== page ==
BIRD LIFE THROUGHOUT THE YEAR
all sorts of holes and crevices amongst the rocks. From amongst the bents and sand-grass just above the foreshore we put up a short-eared owl,—"woodcock owl" it is often called, for the two are fellow-travellers, and if the owl is noted the long-bills will not be far behind. The lighthouse keeper will tell us that next to the skylarks in point of numbers come the starlings. The two together constitute a large proportion of the basketful of dead or crippled birds which he picks up below the light in the morning. But in regular "migration weather," warm and foggy, birds often appear to lose their way, and anything may turn up. One Norfolk naturalist fell in with a whole flock of bluethroats, and certain Lincolnshire ornithologists, who regularly work the fringe of thickets behind the foreshore or at the back of the dunes at migration time, know from experience that there is no rare warbler, European or even Asiatic, whose occurrence is beyond the bounds of possibility.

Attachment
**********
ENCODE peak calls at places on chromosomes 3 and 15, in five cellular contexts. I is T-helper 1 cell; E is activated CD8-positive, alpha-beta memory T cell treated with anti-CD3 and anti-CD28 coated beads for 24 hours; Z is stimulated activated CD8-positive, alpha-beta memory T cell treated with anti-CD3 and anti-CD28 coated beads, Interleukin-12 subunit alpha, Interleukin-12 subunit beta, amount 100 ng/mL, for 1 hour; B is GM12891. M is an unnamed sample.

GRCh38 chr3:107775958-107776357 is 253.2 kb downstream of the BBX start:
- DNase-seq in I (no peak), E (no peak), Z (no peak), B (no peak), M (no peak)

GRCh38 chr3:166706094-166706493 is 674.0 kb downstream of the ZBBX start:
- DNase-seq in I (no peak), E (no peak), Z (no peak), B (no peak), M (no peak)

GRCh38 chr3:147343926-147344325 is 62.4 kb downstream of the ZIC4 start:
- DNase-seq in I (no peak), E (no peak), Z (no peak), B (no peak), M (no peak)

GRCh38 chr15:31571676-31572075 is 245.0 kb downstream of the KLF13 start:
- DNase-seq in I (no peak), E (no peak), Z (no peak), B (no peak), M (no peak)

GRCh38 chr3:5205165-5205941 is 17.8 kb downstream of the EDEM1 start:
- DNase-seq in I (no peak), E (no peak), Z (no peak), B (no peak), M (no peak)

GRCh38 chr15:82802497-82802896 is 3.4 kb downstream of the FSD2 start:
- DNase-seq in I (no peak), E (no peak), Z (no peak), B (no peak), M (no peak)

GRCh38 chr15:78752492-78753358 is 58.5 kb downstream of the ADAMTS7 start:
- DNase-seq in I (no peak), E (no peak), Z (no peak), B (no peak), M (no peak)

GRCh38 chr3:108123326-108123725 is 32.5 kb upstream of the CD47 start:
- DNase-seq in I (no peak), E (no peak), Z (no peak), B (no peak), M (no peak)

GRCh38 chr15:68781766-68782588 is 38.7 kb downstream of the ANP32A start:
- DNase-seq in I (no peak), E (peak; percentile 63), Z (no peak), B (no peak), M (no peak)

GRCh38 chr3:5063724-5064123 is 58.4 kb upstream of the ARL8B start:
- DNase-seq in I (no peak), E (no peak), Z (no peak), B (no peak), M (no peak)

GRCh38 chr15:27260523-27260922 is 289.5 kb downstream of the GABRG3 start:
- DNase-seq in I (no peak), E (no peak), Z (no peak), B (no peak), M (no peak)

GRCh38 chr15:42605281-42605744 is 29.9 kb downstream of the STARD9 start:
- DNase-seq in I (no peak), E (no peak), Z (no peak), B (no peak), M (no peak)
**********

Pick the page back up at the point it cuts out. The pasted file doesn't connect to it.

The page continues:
Rough weather with snow-squalls will, later on, bring the Snow Buntings, with a sprinkling of Shore Larks. A bird-catcher has been known to net sixty-four of the latter at a single haul upon Yarmouth denes. A heavy gale towards the end of the month causes various storm-driven wanderers to appear inshore, whereas in fine weather their path of southerly migration lies far out at sea. Sometimes from the harbour pier one may see a Storm Petrel flitting amongst the